An obvious suggestion is carpooling. While it deserves a mention, I think it is a bit unfeasible. Don’t get me wrong, it is great if you can make it work. Sadly though, for a lot of people that is too much of a challenge. Organizing other people often wastes you a lot of time.
What is a better option? Switching your car for a bike on days when the weather allows. And yet, it is still not among the most convenient. For some of us, there is the issue of storing the bike. Plus, your fitness may not be up to par in the beginning, which can actually be a health hazard of its own. These are only a couple of the drawbacks, among several others.
More costly options include switching over to EVs. However, electric vehicles may not be a good solution either, at least not yet. They are also too much of an investment as of now. Not to mention that the manufacturing process for their batteries contributes quite a lot to carbon emissions.
Does it all seem rather pessimistic already? Don’t worry, things are not that grim! I believe we can have an actual effect on pollution by shifting our mindset a little bit. A few simple things can go a long way.
The long distance transport of your car
There is an obvious thing – the more you drive the more emissions there are. The good news is that the opposite is also true. Because of that, it makes sense that longer trips should better be avoided. But this is not possible most of the time, so what can you do then? Let’s consider a couple of solutions.
If you are moving across the country or just going somewhere far away for a prolonged period of time, it makes sense to NOT drive. For a trip longer than 200 miles you should consider shipping your vehicle.
Furthermore, big commercial trucks have to follow strict rules regarding their emissions. Similar regulations apply to smaller vehicles too but are less demanding. For example, a car with a diesel engine may end up with more harmful emissions than even a bigger truck!
It is obvious that for long-term moves the responsible option is picking a car carrier. However, if you are going on a trip for a couple of days, it does not make sense to use car shipping. For such occasions, you should think about public transport. If you can get somewhere by train, that is one of the cleanest ways to do it. But even a bus will be better than just driving.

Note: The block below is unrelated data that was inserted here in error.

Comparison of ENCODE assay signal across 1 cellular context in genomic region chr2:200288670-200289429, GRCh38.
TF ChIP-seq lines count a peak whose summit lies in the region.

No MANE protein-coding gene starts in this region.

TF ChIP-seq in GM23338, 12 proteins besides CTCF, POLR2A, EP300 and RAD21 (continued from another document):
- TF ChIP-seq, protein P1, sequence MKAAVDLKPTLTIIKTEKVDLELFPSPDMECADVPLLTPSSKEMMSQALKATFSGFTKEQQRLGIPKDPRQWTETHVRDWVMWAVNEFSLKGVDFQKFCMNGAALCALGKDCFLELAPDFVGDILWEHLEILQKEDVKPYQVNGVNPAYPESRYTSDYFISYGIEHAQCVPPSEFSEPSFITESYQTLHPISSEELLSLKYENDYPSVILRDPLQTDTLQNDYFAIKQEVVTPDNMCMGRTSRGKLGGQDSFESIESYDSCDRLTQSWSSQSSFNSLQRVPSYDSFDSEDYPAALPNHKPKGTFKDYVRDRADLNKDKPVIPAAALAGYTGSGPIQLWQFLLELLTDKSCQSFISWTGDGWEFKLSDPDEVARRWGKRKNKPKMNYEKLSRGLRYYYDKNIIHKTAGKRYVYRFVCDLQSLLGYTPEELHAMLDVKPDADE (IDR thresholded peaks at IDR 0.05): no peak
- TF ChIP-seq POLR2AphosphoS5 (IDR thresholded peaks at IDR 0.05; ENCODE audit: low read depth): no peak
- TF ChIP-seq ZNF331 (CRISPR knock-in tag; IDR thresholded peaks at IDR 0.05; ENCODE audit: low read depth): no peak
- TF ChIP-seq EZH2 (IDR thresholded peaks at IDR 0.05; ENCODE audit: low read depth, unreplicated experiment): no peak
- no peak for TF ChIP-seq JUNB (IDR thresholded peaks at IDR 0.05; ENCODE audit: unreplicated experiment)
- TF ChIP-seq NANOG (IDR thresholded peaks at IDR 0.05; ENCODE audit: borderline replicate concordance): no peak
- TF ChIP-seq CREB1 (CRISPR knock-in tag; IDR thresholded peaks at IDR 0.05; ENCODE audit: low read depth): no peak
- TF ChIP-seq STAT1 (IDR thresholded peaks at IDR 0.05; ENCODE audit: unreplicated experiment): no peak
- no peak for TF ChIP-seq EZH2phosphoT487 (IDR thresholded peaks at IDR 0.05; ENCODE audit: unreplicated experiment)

Buying your next car
One of the major things you can do to decrease your carbon footprint is to choose your next car carefully. You may want to wait a couple of years more to do it, or actually, consider buying a used one. Why? Because the carbon emissions for manufacturing a new car are the same as driving it for 100,000 miles (or 5 years on average).
If you do the math, you can easily see why keeping a car for 7 or 8 years is better than driving it for 5. That way you will be decreasing the car’s footprint by a third. There are not many other things that have such a serious impact.
But when it comes to buying a car, you can do even better. For starters, you should consider a smaller and more eco-friendly vehicle. Or as I have mentioned, you can go the used route. Or both.
Keep in mind that much older vehicles are not good for the environment. They use up more fuel and have worse emissions. So is there an optimal solution? In fact, there is – you can buy a used newer model, which has far fewer emissions. Make sure that you do your research properly by looking out of state as well. That way you can find great deals and get a better car for less money.
However, if you want to go even further, you can buy used AND get it shipped to you. If you buy the car from another state, or maybe even across the country, we are here to transport it. You will not have to drive it and thus you get your carbon footprint even lower.
So if you are in the market for a new vehicle, look for it online and get your free car shipping quote from Corsia Logistics whenever you want.